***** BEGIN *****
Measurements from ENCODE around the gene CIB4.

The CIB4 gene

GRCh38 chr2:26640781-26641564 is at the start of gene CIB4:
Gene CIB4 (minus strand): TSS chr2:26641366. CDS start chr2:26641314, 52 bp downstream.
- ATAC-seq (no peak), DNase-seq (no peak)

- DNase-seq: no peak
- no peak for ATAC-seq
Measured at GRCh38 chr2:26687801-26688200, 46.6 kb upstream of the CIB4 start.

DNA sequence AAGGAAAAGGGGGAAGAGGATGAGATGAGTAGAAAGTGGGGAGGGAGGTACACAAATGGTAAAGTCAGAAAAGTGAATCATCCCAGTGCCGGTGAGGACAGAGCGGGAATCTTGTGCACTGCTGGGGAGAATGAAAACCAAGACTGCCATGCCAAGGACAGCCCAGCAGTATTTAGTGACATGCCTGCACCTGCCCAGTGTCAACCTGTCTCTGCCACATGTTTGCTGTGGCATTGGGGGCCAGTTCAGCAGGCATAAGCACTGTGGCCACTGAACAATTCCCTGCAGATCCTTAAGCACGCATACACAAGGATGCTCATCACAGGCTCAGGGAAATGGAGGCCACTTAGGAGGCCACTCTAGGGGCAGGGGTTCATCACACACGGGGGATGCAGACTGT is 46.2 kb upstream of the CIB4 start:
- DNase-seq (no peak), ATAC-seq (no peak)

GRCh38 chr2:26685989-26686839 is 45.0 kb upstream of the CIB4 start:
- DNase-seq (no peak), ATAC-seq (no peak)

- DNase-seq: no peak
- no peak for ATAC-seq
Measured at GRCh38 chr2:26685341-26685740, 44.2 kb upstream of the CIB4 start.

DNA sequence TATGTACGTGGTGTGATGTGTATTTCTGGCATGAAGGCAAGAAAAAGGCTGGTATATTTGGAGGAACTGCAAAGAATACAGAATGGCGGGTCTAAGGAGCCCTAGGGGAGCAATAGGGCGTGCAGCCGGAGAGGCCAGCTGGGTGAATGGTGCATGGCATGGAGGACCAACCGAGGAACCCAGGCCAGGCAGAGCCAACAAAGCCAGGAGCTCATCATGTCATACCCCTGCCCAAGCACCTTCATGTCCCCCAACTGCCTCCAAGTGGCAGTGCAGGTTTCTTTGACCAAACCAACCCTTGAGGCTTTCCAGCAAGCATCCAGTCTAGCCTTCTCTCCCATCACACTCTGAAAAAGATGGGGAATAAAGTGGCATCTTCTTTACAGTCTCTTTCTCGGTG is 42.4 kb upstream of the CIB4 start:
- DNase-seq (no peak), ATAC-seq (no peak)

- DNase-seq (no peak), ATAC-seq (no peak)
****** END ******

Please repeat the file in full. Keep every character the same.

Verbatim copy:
Measurements from ENCODE around the gene CIB4.

The CIB4 gene

GRCh38 chr2:26640781-26641564 is at the start of gene CIB4:
Gene CIB4 (minus strand): TSS chr2:26641366. CDS start chr2:26641314, 52 bp downstream.
- ATAC-seq (no peak), DNase-seq (no peak)

- DNase-seq: no peak
- no peak for ATAC-seq
Measured at GRCh38 chr2:26687801-26688200, 46.6 kb upstream of the CIB4 start.

DNA sequence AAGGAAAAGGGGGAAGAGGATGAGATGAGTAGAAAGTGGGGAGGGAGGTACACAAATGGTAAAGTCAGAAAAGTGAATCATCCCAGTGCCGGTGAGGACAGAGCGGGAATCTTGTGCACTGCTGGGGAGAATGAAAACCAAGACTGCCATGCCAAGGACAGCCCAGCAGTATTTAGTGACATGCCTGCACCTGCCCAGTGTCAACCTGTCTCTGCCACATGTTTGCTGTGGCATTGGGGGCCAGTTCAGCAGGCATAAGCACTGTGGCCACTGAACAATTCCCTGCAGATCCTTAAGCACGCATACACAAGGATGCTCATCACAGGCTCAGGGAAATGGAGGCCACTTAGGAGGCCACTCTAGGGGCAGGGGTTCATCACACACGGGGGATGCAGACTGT is 46.2 kb upstream of the CIB4 start:
- DNase-seq (no peak), ATAC-seq (no peak)

GRCh38 chr2:26685989-26686839 is 45.0 kb upstream of the CIB4 start:
- DNase-seq (no peak), ATAC-seq (no peak)

- DNase-seq: no peak
- no peak for ATAC-seq
Measured at GRCh38 chr2:26685341-26685740, 44.2 kb upstream of the CIB4 start.

DNA sequence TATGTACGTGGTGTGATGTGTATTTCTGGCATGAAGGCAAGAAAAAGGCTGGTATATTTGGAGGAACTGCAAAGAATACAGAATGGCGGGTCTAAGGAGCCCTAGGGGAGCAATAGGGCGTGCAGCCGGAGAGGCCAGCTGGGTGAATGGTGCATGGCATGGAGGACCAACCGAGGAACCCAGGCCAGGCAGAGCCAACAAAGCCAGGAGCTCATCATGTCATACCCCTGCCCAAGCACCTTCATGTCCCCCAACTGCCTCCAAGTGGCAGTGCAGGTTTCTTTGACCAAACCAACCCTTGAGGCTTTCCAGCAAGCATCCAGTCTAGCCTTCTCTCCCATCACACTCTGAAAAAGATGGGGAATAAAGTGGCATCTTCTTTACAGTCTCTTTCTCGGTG is 42.4 kb upstream of the CIB4 start:
- DNase-seq (no peak), ATAC-seq (no peak)

- DNase-seq (no peak), ATAC-seq (no peak)